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Schools in the US vary quite a bit by location. A school in one neighborhood could be vastly better than another school just on the other side of town. There are obvious factors that play into this situation, and unsurprisingly, some political campaigns can cloud the progress towards solutions that might improve lagging schools. Clearly, not all schools can be created equal, but there could be some ways to close the "achievement gap" without simply knocking down the higher-performing schools. Education research shows that there are specific things that have been tried in the past and that have failed to really improve education: smaller classes, higher standards, more money... do not provide guaranteed results. Some alternative strategies may be better. Instead of creating standards that penalize poor schools and reward good schools, the performance of each student could be tracked to monitor actual individual progress, avoiding the use of an average score over many students. Instead of more tests, better tests could give teachers actionable feedback on how/where to improve. Instead of choosing which school to go to, parents and students might be better off being able to choose which teachers are best. Throwing more money at education without targeting it at effective programs just wastes valuable resources. [url] This American Life has a fascinating series on how de-segregation has affected some school districts. According to some observers, de-segregation is a solution that works, but that it's so politically unpopular, it's hardly ever given a chance. [url] Digital education tools are coming. There's a lot of venture capital going towards "big data" approaches to developing better teaching tools. Online classes are still working out the bugs, but presumably, digital degrees (or nano-degrees?) may provide some advantages over traditional classrooms in the future. [url] Segregation (or re-segregation as the case may be) is not so good for elementary schools. A study of five elementary schools in Florida that re-segregated performed horribly as the schools failed to get money and resources. Statistically, these schools were about average for a variety of socio-economic metrics, but after the school boards voted to effectively begin re-segregation plans, student and teacher performance plummeted. [url] After you've finished checking out those links, take a look at our Daily Deals for cool gadgets and other awesome stuff.Permalink | Comments | Email This Story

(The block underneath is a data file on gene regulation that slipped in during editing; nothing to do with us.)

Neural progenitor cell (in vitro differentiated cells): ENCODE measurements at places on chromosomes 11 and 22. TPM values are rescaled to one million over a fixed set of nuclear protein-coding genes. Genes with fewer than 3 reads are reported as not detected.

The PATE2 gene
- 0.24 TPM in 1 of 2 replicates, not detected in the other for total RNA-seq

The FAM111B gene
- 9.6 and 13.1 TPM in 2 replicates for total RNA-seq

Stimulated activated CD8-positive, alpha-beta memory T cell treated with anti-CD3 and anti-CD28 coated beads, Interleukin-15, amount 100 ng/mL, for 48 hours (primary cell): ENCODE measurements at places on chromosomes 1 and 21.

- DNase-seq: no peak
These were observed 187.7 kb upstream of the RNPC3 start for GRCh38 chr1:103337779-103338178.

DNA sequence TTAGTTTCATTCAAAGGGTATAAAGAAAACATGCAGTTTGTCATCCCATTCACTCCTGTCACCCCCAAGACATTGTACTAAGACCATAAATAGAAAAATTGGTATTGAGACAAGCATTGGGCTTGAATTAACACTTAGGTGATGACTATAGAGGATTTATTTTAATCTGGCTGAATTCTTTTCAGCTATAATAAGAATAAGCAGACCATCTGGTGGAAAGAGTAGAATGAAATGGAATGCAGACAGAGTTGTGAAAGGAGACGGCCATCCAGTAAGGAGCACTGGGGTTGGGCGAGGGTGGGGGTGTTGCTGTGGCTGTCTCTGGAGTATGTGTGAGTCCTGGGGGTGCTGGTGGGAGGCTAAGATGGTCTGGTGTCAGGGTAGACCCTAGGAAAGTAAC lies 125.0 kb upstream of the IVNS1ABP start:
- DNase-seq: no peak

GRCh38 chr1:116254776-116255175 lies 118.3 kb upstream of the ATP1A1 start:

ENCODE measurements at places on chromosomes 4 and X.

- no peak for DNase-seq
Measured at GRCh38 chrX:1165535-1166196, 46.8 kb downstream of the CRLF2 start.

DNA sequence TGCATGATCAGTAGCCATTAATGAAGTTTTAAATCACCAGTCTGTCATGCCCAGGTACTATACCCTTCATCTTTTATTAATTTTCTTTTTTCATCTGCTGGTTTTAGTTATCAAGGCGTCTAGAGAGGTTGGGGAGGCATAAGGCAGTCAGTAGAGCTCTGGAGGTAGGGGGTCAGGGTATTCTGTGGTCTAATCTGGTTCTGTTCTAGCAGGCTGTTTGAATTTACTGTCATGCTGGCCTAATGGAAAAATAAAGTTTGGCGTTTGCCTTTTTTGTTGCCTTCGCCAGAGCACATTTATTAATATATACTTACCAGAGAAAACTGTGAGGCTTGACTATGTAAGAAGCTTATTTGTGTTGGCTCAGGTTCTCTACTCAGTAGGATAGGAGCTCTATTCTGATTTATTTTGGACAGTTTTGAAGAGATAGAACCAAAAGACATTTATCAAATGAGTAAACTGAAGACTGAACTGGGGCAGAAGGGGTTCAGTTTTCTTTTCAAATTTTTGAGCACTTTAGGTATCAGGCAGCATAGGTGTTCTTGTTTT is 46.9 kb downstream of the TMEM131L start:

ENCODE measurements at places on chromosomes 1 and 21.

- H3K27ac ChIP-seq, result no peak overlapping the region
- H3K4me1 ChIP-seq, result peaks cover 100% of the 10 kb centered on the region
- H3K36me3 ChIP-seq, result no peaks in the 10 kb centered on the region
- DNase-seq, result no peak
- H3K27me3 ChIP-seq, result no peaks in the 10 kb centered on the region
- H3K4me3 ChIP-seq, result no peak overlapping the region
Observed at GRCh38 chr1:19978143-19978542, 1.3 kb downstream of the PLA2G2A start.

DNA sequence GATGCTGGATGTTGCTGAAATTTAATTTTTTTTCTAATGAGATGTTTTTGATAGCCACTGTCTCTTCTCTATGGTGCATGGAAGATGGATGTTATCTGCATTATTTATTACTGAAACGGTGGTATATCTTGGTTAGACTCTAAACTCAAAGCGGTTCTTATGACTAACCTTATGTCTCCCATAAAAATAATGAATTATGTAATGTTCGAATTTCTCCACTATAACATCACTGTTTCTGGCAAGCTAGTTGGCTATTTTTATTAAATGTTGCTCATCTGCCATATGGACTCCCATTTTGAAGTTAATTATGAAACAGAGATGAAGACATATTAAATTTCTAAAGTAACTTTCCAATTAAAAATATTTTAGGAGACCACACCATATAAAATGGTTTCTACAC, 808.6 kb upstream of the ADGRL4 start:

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In the wake of Hurricane Katrina, the federal government stepped up to assure the nation that as horrifically damaging as the storm was, we would all come out of it OK.* *Offer does not apply to affected residents of New Orleans. President Bush let us know that FEMA head "Brownie" (born Michael D. Brown) was doing a "heckuva job" botching the government's response. The New Orleans Police Department worked hard to secure critical infrastructure, going so far as to show up in civilian clothes, armed with unapproved weapons. And the FBI, which sent its people to assist in search and rescue operations and to help curtail post-storm looting, made sure an unprecedented tragedy wouldn't go to waste. MuckRock's Shawn Musgrave points out that, hidden among the 5,000 heavily redacted pages it received in April in "response" to its FBI-Stingray query, the agency's Katrina experience somehow made Stingray acquisition a priority. A year later, as part of post-Katrina review, the FBI’s WITT requested funding for additional equipment from Harris Corporation, which manufactures the StingRay line of cell phone trackers. Two drafts of the same memo (draft 1) and (draft 2) from July 2006, each with competing redactions, together weave a partial glimpse of WITT’s justification. [...] “In the summer of 2005, the U.S. Gulf Coast bore the brunt of several hurricanes, including Hurricane Katrina which severely degraded the capabilities of the [redacted],” the memo reads in part. Subsequent, heavily redacted sentences suggest that the storm crippled the FBI’s capacity to conduct certain types of cell phone tracking operations via equipment on-hand at the time of landfall. Further details are redacted, but it's clear the diminished capabilities pushed IMSI catchers to the front of the acquisition queue. The accompanying purchase order was designated "priority." Previous purchases had only been declared "routine." The redactions make it impossible to determine why exactly the agency felt the acquisition of more cellphone-tracking technology was a must post-Katrina. Perhaps the agency needed hardware upgrades to existing equipment that functioned in a less-than-ideal manner when local cell infrastructure suffered damage. Maybe it lent some devices to the New Orleans PD and was having trouble getting them back. Maybe it just wanted more IMSI catchers. No matter the stated reason, it can safely be assumed that post-act of God requisition processes receive less scrutiny than those made during times of relative peace and safety. Terrorism and drug dealing may have been off the table in terms of justifications, but any good government agency knows "national disaster" is spelled "O-P-P-O-R-T-U-N-I-T-Y." The FBI is no exception. Permalink | Comments | Email This Story